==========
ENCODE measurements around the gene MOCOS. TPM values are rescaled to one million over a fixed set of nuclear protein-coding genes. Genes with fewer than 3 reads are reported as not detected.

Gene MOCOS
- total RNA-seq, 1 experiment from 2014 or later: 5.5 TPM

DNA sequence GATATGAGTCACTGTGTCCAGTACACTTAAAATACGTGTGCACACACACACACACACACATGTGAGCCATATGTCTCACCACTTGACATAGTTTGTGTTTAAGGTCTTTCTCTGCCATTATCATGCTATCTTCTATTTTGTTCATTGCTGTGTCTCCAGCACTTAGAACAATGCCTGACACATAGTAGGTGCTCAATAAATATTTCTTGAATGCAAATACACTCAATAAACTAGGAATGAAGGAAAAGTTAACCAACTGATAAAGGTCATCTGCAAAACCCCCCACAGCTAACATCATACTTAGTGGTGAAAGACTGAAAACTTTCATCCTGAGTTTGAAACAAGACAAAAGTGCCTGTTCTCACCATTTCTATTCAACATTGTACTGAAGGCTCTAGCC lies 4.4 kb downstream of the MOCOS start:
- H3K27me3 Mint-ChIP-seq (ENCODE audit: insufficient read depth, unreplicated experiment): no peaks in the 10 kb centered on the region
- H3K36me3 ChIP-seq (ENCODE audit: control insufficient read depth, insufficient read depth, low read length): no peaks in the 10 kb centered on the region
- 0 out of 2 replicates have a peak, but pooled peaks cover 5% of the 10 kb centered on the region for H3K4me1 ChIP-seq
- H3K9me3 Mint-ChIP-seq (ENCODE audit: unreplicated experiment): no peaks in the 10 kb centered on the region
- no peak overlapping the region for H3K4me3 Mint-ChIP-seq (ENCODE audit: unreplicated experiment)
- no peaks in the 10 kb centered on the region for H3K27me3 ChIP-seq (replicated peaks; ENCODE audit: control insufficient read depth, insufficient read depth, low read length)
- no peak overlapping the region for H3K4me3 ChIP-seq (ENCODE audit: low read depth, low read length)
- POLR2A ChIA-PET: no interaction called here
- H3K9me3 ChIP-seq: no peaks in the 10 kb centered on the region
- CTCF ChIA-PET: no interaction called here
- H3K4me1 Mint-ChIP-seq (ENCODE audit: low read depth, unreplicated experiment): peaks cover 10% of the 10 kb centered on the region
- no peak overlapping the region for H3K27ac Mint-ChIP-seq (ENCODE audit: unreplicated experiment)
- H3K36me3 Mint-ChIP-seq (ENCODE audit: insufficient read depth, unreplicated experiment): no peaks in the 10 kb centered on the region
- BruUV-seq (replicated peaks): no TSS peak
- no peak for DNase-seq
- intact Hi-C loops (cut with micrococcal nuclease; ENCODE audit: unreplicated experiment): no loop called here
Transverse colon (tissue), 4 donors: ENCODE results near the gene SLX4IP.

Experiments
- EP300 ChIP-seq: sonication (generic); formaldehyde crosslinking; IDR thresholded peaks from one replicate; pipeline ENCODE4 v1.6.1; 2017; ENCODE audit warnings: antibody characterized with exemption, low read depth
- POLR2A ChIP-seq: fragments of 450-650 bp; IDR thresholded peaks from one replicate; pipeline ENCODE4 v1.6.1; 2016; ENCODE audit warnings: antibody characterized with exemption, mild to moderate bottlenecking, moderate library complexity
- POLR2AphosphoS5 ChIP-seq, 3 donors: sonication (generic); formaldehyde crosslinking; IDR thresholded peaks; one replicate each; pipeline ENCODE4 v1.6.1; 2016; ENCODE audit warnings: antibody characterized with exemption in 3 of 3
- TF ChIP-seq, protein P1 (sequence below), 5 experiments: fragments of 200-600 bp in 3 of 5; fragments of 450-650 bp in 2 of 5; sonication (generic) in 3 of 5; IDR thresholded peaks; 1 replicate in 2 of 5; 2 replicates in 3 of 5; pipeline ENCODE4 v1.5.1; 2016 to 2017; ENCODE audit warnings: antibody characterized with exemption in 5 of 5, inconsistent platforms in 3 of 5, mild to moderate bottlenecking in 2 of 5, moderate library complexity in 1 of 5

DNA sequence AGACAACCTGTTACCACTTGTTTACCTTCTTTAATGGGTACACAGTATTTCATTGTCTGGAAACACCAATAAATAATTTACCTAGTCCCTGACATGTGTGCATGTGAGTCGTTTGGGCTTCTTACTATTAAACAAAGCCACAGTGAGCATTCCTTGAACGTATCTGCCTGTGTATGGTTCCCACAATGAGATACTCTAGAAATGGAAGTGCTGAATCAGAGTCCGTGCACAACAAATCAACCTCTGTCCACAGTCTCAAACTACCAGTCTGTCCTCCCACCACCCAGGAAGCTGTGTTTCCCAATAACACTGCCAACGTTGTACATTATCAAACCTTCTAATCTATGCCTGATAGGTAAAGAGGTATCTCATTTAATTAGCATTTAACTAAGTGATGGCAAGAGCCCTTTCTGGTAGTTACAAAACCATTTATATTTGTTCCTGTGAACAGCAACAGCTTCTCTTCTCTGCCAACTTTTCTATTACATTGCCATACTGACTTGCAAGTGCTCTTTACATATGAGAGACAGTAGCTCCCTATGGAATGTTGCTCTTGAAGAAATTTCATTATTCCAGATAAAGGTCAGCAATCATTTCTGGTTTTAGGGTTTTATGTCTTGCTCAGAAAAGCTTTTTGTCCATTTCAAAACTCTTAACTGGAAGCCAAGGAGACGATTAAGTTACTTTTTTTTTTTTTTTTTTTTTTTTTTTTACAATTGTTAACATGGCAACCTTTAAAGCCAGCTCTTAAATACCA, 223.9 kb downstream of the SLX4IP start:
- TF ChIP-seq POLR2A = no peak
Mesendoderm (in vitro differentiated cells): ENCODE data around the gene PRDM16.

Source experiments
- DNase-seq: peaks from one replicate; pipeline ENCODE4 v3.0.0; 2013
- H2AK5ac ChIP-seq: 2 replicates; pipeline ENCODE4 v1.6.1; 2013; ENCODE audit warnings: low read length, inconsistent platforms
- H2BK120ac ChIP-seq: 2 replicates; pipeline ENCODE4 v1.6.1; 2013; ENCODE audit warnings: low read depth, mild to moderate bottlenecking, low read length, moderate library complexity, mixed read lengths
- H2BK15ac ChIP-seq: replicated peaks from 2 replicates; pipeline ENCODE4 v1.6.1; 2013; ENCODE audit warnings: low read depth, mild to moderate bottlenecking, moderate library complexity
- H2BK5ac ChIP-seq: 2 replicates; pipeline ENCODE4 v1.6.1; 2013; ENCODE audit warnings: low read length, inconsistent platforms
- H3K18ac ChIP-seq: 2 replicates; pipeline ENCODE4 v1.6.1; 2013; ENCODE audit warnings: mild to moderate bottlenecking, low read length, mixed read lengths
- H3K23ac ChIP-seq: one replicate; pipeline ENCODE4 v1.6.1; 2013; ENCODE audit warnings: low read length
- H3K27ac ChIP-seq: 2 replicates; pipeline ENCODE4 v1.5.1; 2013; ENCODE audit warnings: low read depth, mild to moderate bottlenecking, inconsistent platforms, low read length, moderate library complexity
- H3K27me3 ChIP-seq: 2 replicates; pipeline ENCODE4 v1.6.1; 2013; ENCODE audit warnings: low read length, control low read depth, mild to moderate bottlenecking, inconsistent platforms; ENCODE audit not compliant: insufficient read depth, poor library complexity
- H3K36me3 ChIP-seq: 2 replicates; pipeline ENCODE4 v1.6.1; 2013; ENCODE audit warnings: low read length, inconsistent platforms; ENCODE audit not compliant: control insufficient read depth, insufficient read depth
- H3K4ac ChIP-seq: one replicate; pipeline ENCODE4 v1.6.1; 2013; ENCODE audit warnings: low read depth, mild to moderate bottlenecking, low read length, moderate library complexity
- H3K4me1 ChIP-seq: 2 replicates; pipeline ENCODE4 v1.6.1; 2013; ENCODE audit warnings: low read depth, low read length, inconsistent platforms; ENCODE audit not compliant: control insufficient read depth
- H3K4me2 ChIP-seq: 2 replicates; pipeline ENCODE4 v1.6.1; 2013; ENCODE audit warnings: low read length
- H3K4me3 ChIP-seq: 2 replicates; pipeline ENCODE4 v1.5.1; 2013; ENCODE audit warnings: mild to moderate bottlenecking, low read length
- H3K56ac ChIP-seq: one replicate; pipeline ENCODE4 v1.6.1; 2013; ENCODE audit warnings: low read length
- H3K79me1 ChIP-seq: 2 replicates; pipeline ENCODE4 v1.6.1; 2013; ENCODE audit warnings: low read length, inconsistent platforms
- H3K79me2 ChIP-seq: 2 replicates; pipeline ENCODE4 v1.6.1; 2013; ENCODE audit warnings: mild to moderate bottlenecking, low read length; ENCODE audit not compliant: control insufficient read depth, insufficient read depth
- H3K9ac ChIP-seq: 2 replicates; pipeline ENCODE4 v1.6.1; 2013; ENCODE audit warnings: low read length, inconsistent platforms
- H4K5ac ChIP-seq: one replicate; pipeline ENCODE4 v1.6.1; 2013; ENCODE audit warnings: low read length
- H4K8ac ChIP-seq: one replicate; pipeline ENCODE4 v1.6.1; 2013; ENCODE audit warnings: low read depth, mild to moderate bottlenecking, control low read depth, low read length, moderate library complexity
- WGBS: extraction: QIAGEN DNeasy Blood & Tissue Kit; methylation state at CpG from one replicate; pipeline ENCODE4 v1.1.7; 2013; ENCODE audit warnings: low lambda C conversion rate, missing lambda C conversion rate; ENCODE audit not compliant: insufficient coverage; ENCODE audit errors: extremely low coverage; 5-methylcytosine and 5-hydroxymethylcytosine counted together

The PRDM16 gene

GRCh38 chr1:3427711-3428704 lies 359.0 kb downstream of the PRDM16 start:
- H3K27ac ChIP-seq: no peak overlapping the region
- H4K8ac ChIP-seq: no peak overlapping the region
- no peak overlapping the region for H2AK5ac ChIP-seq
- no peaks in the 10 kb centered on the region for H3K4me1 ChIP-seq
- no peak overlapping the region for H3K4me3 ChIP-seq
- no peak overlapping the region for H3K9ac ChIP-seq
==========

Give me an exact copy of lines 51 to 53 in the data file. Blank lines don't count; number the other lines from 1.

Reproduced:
- WGBS: extraction: QIAGEN DNeasy Blood & Tissue Kit; methylation state at CpG from one replicate; pipeline ENCODE4 v1.1.7; 2013; ENCODE audit warnings: low lambda C conversion rate, missing lambda C conversion rate; ENCODE audit not compliant: insufficient coverage; ENCODE audit errors: extremely low coverage; 5-methylcytosine and 5-hydroxymethylcytosine counted together

The PRDM16 gene

GRCh38 chr1:3427711-3428704 lies 359.0 kb downstream of the PRDM16 start: